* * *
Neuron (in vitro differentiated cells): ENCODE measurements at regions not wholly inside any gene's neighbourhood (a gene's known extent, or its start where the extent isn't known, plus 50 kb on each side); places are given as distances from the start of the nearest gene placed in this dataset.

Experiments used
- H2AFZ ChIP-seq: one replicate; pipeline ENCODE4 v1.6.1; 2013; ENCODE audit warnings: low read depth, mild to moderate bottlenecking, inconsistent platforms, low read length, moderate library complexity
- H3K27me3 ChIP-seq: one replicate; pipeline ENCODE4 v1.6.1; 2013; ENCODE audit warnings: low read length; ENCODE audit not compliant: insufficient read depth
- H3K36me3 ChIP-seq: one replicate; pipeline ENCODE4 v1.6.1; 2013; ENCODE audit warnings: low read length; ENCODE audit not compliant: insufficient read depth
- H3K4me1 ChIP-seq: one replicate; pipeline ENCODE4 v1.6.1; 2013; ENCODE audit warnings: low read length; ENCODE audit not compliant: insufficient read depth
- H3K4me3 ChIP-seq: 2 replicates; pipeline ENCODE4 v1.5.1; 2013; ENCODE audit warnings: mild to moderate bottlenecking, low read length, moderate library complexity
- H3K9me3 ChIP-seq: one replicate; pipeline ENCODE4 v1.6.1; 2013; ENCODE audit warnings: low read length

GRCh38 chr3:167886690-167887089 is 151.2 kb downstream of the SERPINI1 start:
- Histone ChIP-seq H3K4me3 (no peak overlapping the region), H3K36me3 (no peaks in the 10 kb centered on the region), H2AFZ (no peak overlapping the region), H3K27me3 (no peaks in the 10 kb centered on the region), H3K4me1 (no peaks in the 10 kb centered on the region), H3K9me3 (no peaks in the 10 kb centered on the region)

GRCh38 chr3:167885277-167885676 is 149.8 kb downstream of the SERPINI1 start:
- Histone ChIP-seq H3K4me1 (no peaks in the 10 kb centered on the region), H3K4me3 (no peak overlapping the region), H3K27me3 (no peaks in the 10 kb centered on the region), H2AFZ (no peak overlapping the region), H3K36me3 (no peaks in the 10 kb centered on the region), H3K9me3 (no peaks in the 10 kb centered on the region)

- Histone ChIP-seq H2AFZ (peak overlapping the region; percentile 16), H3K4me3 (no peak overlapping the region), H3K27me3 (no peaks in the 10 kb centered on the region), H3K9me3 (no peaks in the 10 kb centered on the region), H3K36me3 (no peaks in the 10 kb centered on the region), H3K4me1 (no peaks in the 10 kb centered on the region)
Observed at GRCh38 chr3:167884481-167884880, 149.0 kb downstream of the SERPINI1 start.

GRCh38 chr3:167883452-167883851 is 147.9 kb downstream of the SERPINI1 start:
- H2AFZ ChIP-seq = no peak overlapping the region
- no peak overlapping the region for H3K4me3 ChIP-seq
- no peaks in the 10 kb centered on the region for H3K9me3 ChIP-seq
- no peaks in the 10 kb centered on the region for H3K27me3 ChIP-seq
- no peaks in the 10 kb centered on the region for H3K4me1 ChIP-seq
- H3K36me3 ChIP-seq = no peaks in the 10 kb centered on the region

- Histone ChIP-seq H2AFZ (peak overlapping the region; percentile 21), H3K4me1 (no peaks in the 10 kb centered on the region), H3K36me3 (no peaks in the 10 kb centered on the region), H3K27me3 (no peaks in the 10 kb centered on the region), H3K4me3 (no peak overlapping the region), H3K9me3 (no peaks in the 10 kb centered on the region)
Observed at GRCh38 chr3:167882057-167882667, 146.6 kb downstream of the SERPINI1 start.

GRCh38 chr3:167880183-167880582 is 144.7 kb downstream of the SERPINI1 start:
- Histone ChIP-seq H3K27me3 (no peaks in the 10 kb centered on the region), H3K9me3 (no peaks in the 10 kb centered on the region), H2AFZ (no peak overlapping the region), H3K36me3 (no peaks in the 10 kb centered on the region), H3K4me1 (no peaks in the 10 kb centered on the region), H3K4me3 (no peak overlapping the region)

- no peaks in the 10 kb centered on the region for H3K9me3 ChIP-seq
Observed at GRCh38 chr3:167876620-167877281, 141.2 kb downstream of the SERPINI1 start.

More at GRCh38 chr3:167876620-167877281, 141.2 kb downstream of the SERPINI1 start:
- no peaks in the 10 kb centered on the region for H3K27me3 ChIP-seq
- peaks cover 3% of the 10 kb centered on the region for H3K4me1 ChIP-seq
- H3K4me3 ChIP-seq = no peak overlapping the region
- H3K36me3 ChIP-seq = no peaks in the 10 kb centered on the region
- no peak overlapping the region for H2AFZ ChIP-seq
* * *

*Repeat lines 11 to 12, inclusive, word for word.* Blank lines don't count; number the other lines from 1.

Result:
GRCh38 chr3:167885277-167885676 is 149.8 kb downstream of the SERPINI1 start:
- Histone ChIP-seq H3K4me1 (no peaks in the 10 kb centered on the region), H3K4me3 (no peak overlapping the region), H3K27me3 (no peaks in the 10 kb centered on the region), H2AFZ (no peak overlapping the region), H3K36me3 (no peaks in the 10 kb centered on the region), H3K9me3 (no peaks in the 10 kb centered on the region)